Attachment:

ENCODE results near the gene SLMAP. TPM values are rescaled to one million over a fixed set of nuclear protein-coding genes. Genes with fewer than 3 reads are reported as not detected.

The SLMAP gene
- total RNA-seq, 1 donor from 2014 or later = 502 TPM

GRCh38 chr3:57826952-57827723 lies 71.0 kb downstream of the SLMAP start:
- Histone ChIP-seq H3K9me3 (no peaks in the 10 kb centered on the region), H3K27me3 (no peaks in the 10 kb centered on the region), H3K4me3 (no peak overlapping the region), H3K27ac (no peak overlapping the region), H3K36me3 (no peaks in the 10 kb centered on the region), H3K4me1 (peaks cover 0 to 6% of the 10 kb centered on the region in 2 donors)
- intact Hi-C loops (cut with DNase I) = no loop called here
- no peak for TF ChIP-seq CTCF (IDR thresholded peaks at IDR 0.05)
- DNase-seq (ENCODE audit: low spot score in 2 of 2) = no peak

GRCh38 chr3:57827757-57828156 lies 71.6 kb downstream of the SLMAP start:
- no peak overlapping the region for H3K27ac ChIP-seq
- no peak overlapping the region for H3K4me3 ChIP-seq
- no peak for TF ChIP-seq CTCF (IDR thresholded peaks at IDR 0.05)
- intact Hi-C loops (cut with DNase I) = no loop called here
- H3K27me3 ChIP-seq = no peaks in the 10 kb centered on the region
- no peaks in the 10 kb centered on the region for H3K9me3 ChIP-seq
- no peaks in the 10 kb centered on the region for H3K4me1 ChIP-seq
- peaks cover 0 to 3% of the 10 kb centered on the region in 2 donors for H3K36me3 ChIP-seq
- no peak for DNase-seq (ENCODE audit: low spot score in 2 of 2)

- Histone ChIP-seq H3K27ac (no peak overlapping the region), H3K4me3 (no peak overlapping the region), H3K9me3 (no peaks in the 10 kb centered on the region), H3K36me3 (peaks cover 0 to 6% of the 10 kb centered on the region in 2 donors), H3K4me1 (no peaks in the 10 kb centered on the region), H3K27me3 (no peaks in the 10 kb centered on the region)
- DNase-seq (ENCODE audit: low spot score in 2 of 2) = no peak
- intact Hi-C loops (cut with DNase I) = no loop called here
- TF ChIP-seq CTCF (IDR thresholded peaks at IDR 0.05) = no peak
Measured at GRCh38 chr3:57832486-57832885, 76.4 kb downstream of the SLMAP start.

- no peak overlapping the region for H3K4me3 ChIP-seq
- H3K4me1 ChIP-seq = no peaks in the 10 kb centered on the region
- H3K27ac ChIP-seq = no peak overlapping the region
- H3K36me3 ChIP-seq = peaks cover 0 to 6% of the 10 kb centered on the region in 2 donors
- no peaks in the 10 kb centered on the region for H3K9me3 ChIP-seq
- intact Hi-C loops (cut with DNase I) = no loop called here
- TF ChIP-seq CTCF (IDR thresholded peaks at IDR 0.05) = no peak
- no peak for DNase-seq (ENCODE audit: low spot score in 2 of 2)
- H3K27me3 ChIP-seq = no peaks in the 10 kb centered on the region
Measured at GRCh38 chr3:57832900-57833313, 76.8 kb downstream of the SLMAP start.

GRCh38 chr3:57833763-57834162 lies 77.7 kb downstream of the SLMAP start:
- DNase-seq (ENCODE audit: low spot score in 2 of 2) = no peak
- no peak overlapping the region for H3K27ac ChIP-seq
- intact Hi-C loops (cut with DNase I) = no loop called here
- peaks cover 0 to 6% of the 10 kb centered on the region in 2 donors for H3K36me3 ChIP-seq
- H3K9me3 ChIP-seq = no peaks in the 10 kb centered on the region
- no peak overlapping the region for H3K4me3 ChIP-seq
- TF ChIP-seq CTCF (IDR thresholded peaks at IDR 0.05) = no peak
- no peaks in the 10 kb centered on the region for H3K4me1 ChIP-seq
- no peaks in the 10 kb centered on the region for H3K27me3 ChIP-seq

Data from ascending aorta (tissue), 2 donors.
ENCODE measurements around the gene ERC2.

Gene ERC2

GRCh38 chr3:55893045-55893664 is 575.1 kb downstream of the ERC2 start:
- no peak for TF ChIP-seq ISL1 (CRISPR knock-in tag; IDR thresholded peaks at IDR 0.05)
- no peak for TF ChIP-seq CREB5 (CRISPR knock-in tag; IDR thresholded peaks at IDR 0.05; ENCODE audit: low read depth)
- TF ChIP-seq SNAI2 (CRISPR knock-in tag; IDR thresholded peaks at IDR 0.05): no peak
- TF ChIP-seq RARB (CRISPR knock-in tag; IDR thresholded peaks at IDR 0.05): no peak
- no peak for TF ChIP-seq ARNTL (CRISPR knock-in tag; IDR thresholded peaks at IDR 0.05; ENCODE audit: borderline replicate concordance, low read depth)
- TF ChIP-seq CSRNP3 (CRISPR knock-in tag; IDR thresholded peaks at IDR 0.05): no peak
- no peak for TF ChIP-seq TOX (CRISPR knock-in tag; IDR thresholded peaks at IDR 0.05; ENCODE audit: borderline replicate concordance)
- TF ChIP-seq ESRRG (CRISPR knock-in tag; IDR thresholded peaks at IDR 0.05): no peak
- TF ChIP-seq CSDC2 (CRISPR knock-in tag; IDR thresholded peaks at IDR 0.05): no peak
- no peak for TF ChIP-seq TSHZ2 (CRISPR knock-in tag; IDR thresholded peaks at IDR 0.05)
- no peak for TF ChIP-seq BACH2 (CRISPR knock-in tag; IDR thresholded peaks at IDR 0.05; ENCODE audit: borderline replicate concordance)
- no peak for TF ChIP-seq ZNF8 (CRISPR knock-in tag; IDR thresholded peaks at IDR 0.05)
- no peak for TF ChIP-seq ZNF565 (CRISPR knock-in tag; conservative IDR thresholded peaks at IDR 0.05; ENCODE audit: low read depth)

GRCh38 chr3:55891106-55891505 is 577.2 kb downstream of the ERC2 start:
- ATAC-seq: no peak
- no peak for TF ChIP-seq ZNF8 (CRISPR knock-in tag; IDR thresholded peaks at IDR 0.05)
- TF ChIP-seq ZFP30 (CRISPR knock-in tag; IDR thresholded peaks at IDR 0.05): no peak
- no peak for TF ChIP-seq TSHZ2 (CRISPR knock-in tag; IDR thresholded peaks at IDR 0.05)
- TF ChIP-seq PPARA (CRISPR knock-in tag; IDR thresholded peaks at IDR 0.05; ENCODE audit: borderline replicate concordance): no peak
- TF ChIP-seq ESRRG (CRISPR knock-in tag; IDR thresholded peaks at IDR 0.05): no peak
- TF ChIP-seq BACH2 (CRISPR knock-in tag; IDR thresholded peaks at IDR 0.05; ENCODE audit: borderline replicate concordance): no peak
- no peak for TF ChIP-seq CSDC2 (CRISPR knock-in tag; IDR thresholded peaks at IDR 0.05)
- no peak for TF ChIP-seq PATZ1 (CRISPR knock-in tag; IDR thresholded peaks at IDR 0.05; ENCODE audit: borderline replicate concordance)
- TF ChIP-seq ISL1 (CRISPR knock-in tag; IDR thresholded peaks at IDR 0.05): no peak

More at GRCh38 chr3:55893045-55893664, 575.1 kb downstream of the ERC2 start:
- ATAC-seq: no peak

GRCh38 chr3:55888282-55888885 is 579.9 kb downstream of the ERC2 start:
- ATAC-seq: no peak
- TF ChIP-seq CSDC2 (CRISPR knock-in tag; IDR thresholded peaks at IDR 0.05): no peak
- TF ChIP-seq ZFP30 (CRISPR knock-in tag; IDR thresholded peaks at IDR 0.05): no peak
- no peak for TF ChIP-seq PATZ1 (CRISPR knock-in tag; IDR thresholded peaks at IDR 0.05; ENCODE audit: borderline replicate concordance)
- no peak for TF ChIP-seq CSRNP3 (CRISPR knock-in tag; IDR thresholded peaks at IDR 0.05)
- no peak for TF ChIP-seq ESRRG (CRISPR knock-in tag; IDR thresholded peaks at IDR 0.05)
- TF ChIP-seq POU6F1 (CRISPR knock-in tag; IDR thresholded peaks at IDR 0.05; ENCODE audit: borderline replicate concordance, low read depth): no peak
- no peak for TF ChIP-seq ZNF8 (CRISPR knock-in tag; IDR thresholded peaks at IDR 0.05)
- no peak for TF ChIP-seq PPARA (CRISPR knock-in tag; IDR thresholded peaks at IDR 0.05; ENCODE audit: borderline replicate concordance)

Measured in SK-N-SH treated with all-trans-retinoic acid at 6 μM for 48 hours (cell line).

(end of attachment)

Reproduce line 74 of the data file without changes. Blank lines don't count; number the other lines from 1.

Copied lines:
GRCh38 chr3:55888282-55888885 is 579.9 kb downstream of the ERC2 start: